Sometimes we have to serialize objects, e.g. to send them over a network, store and restore them locally or for any other reason. Now it can be useful if we would know after the deserializing process, if the object has been restored correctly. Especially if you have objects which have internal states or if you must manage multiple instances of a class. A possible solution to this problem is using the
System.Guid struct to identify the objects. But in this way, you cannot be sure that the internal states, etc. were deserialized correctly (see Background for explanation).
A commonly used technique in the Internet is to provide a MD5 - Hash String so the receiver can compare if the file has been transmitted without any modifications.
The .NET Framework gives us a struct to uniquely identify our objects, the
System.Guid struct in the mscorlib.dll. This struct can be used to give each class its own identifier. And that's the crux of the matter. What we need is not an identifier for the class, we need an identifier for each instance of the class. Implicitly this identifier must also represent some internal values like state. Otherwise our recipient of the object cannot be sure, that he has received / deserialized the same object. Also our recipient cannot "create" a GUID on his own. Once it is created by the sender, it is not reproducible.
We must also provide a functionality, which can be executed by both, sender and recipient, to identify an object. This identifier must also implicit regard on the fields which are relevant for this object. And these relevant fields can be different for each class!
The idea I had was to use MD5 hashes for that. Each object has a built-in function called
.GetHashCode(). This method returns an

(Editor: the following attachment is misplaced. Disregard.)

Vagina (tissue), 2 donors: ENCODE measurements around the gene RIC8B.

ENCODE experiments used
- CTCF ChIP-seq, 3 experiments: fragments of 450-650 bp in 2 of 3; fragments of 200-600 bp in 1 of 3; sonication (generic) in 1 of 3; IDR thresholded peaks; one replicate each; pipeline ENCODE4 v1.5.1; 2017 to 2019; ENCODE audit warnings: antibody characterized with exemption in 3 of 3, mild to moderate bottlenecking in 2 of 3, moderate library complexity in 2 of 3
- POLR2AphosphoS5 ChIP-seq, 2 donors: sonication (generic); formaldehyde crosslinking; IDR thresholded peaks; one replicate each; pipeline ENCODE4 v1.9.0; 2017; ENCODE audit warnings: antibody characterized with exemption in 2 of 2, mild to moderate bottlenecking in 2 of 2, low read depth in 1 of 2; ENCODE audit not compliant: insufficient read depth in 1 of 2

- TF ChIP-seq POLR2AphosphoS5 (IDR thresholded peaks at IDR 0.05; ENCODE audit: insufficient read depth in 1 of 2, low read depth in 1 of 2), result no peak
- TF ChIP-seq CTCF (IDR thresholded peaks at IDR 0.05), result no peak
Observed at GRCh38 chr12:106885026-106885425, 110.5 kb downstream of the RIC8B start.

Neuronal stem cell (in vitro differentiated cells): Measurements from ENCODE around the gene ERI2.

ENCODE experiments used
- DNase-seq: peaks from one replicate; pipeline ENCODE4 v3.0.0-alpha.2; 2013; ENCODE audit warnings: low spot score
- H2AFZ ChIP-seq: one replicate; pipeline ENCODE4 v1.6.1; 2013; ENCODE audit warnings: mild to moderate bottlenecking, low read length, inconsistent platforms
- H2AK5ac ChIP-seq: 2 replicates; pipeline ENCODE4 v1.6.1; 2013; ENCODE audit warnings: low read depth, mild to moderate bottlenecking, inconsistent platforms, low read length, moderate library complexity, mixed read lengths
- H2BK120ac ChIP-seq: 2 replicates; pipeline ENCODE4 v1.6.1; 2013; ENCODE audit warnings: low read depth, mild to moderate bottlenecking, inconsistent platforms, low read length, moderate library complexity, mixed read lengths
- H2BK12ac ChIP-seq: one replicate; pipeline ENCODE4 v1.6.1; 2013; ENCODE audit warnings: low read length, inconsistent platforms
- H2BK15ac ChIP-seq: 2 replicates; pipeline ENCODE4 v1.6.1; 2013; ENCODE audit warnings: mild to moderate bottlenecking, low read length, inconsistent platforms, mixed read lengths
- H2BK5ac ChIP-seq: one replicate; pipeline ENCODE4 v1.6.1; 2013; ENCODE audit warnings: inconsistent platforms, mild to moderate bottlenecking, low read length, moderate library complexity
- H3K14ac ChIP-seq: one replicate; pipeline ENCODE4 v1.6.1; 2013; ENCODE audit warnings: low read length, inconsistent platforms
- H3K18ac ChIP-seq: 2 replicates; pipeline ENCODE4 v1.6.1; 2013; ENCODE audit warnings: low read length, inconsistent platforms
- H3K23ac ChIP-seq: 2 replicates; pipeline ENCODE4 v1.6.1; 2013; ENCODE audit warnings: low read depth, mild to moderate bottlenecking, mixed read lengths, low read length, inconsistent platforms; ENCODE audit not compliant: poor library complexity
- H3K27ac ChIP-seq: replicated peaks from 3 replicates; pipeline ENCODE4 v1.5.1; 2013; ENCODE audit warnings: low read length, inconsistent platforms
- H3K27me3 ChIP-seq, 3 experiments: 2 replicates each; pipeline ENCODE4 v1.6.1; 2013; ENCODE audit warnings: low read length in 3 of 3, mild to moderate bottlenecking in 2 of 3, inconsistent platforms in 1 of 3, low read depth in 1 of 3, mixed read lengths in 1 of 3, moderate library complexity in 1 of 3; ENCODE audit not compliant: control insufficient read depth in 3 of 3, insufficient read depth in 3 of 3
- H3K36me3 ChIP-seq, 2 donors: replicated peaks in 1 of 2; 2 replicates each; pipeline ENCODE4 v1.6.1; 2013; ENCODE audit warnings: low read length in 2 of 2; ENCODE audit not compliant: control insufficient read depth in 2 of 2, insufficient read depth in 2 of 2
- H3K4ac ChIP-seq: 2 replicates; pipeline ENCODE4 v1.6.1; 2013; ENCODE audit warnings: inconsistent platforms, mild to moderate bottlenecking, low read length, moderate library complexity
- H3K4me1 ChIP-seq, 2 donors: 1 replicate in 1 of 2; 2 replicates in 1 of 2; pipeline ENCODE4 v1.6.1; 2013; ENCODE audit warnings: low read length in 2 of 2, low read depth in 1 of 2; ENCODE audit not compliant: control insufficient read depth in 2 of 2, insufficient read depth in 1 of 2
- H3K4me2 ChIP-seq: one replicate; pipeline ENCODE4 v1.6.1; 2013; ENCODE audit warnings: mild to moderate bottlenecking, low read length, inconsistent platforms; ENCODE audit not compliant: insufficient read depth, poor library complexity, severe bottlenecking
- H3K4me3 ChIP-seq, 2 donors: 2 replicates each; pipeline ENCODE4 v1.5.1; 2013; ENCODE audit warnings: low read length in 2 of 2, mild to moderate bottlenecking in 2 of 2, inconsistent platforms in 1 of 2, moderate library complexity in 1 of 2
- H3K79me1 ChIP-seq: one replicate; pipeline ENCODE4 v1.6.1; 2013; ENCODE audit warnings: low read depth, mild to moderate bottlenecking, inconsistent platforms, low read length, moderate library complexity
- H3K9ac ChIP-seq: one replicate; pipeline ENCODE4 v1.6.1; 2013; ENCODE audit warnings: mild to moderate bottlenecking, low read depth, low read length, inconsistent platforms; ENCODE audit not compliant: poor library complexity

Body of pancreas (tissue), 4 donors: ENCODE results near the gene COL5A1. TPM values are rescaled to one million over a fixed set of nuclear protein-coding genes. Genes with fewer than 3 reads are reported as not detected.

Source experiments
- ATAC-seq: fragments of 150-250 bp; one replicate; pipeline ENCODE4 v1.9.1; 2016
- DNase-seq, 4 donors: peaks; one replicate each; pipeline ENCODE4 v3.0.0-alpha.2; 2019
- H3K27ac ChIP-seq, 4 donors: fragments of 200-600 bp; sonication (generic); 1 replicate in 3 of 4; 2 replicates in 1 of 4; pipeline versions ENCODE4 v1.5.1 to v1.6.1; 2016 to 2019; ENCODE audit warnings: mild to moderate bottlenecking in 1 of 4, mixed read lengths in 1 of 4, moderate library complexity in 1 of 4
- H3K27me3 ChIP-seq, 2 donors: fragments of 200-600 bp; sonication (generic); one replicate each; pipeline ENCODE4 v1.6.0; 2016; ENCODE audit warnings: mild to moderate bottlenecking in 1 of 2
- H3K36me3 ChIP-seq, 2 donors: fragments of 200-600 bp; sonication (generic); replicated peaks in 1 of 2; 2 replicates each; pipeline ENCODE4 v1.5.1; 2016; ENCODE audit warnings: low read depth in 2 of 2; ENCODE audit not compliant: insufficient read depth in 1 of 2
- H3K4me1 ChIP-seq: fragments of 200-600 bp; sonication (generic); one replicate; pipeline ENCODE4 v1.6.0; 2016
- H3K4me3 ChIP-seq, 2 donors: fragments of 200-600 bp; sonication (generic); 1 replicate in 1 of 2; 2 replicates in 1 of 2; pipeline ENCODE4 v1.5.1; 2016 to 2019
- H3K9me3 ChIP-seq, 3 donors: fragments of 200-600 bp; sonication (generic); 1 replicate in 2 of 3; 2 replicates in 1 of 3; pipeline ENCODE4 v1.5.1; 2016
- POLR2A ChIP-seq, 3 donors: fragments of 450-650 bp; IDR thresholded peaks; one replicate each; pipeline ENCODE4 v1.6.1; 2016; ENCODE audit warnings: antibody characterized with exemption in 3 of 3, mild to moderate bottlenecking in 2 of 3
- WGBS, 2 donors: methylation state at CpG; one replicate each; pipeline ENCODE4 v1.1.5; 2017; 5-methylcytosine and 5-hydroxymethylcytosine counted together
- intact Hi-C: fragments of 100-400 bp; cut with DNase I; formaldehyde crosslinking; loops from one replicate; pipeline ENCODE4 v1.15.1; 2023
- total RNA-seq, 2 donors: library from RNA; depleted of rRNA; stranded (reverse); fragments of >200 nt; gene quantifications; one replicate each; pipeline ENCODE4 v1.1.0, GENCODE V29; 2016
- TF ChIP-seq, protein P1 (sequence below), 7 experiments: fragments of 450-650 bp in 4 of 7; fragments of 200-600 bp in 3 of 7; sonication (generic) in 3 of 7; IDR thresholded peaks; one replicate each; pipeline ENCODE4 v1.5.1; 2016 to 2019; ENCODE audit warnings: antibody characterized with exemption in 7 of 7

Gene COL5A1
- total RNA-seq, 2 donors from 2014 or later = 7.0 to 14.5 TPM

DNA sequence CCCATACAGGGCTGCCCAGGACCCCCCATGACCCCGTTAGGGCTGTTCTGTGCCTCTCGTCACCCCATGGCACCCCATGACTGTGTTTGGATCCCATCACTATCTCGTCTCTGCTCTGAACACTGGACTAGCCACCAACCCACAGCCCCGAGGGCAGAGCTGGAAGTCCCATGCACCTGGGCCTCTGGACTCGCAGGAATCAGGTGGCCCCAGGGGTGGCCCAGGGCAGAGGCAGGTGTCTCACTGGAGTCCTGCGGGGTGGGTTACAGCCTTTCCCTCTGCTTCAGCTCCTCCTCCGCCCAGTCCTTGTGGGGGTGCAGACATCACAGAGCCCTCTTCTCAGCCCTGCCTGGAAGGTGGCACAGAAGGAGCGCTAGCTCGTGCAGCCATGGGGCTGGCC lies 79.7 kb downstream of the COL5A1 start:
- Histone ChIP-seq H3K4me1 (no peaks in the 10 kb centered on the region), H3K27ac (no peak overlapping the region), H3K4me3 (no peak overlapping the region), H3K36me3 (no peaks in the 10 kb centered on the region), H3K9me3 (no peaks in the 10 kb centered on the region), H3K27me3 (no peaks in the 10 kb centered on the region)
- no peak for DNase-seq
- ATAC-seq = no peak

Integer, although according to the name of the method, you would expect a
string. That's because these
HashValues are intended to be used as Keys in e.g. a
But fortunately, there exists a class named
MD5CryptoServiceProvider in the
System.Security.Cryptography namespace. Unfortunately, this class is not easy to use. The main problem for most programmers could be that the class only accepts a byte-array as input and not a reference to an object. So I decided to wrap all the needed functionality into a generator class. This class could then generate the Hash for me, and I have to write just one line of code.
Using the Code
The codefile above contains a class called
MD5HashGenerator. This class has a
.generateKey(Object sourceObject), which does the "magic" for you. Include the class into your project, and use it as follows:
To use the class (as a publisher), you have to do the following things:
- Mark the object as
Serializable(). Mark all variables which should not be serialized as
- Call the
MD5HashGenerator.generateKey(Object sourceObject). You get the MD5 - Hash for the object as a
- Serialize the object, publish / store it and the hash.
If you are the receiver, then:
- Deserialize the received object.
- Call the
MD5HashGenerator.generateKey(Object sourceObject) on the deserialized object.
- Compare the hashes.
We want to serialize a class which has a
int and a
dateTime member is set at creation time, so it is different for each instance of the class. As mentioned above, the class must be tagged as serializable. It (could) look like this:
public class SimpleClass
private string justAString;
private int justAnInt;
private DateTime justATime;
justAString = "Some useless text";
justAnInt = 345678912;
justATime = DateTime.Now;
Because we use the system method
DateTime.Now to initialize the field
justATime, each instance of the class should be different. It is important to "mark" the class as
Serializable, because this is asked by the
The generator class uses the